January deadline: New informed consent forms

October 14, 2019 Laura Hale Brockway

Beginning January 1, 2020, physicians in Texas should use new informed consent forms for patients undergoing certain procedures.

The Texas Medical Disclosure Panel (TMDP) revised the Disclosure and Consent for Medical Care and Surgical Procedures and the Disclosure and Consent for Hysterectomy.  The new forms — available in English and Spanish — can be downloaded on this page under Rules and Regulations and should be used after January 1, 2020.
 

Informed consent in Texas
Informed consent is the permission given by a patient to perform a medical treatment or surgical procedure after the patient has been advised of the risks or hazards that could influence a reasonable person in deciding whether or not to give permission. To make a consent decision, the patient needs information about the treatment or procedure and the risks associated with it. 

In Texas, informed consent is governed by statute and is overseen by the TMDP. The panel includes six physicians and three attorneys who review all treatments and procedures to determine which procedures require informed consent and which do not.

Procedures and treatments are then assigned to a list. Those requiring disclosure of risks and hazards are put on List A. Those that do not require disclosure of specific risks are identified in List B. The TMDP periodically examines new treatments or procedures and assigns them to one of the lists. Physicians should regularly review List A for new procedures or risks added by the TMDP.

When offering any treatment or procedure to a patient, the physician must make these determinations:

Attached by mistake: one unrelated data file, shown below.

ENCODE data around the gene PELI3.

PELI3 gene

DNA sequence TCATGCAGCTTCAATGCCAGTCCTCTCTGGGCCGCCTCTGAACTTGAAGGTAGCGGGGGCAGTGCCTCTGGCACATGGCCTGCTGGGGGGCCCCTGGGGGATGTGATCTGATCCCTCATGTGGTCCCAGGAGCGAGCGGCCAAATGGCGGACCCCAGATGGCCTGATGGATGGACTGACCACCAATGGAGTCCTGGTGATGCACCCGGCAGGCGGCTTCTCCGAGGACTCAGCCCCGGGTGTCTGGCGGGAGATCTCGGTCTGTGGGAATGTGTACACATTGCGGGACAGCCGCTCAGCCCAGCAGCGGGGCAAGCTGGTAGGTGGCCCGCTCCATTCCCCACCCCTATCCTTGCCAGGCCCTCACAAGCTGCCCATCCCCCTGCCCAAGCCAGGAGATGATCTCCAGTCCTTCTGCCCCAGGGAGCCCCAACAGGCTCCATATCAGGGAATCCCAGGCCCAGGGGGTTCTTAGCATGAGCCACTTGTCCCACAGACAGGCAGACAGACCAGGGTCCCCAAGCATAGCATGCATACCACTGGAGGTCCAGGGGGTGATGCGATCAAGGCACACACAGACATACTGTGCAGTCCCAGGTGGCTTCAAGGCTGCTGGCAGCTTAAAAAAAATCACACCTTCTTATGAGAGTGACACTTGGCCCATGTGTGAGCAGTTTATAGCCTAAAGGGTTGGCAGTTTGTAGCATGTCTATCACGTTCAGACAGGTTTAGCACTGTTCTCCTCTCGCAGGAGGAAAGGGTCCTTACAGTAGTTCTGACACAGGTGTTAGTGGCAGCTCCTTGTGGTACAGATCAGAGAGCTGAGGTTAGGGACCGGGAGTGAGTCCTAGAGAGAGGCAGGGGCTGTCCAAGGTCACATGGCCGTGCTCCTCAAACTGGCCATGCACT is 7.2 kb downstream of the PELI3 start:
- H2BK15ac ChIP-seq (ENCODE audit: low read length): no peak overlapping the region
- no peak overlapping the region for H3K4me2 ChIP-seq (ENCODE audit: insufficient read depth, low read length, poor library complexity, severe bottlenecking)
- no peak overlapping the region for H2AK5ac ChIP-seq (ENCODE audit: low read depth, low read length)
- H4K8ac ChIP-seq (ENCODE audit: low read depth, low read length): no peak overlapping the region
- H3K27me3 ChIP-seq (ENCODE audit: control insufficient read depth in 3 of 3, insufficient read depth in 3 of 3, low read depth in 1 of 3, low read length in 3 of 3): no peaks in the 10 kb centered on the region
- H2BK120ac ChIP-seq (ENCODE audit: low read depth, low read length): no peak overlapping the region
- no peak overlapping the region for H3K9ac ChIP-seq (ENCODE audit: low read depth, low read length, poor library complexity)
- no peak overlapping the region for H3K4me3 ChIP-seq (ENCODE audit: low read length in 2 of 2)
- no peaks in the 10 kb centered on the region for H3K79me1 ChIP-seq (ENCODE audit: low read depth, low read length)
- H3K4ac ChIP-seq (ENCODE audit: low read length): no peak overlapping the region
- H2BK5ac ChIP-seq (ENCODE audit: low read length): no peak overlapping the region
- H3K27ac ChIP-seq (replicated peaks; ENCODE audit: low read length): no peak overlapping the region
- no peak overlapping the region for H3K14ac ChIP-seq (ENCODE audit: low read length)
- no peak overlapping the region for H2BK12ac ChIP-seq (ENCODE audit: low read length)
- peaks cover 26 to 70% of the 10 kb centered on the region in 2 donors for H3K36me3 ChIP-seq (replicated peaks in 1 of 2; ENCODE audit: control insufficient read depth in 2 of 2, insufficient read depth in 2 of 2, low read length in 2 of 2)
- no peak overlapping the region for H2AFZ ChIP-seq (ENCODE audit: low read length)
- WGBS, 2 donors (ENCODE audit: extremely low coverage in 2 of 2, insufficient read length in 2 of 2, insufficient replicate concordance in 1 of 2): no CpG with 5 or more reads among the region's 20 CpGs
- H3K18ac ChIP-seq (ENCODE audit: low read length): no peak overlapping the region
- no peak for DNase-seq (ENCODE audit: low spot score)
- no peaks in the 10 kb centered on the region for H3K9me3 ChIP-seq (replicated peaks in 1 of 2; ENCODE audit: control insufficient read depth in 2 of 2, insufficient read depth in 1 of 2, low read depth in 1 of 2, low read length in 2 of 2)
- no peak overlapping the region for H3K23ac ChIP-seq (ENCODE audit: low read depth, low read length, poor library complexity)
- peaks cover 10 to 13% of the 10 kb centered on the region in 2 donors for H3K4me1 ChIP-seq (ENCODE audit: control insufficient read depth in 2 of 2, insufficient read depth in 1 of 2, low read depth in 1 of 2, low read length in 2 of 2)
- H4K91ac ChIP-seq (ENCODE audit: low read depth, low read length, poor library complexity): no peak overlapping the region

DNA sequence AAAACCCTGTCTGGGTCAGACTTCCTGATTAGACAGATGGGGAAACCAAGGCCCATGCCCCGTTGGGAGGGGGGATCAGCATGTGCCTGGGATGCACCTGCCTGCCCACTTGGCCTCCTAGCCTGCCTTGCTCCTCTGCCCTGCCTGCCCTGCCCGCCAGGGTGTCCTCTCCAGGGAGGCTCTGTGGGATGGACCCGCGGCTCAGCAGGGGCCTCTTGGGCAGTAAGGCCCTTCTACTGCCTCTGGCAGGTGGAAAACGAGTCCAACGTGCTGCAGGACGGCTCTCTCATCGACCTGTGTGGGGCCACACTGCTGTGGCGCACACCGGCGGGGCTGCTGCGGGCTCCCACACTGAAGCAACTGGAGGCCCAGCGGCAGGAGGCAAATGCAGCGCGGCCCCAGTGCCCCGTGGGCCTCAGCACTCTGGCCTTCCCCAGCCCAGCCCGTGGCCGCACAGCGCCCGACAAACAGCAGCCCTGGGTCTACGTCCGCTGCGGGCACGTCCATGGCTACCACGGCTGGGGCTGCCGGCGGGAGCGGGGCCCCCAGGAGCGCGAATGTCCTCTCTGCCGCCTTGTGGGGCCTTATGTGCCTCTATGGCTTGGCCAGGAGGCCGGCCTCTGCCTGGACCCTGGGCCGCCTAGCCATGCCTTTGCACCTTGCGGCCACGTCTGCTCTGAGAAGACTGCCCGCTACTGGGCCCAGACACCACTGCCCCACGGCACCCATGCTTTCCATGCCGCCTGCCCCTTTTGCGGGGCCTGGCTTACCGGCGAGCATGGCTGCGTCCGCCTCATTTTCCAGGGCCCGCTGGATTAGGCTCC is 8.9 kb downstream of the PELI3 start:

• If the treatment or procedure appears on List A, then the disclosure specified by the panel must be followed. Physicians should include additional known risks on the form and in their informed consent discussion if they feel the information could influence a patient’s decision. 
  • If the treatment or procedure appears on List B, no disclosure is legally required. However, physicians may choose to obtain written consent and disclose risks at their discretion.
  • If procedure does not appear on List A or List B, the physician should then disclose the risks and hazards that could influence a reasonable person in making a decision to give or withhold consent. 

 

More on informed consent

 

About the Author

Laura Hale Brockway is the Assistant Vice President of Marketing at TMLT. She has more than 20 years of marketing and management experience, and has worked for Seton Healthcare Family and the Texas Academy of Family Physicians. Laura holds an Editor in Life Science (ELS) certification from the Board of Editors in the Life Sciences.

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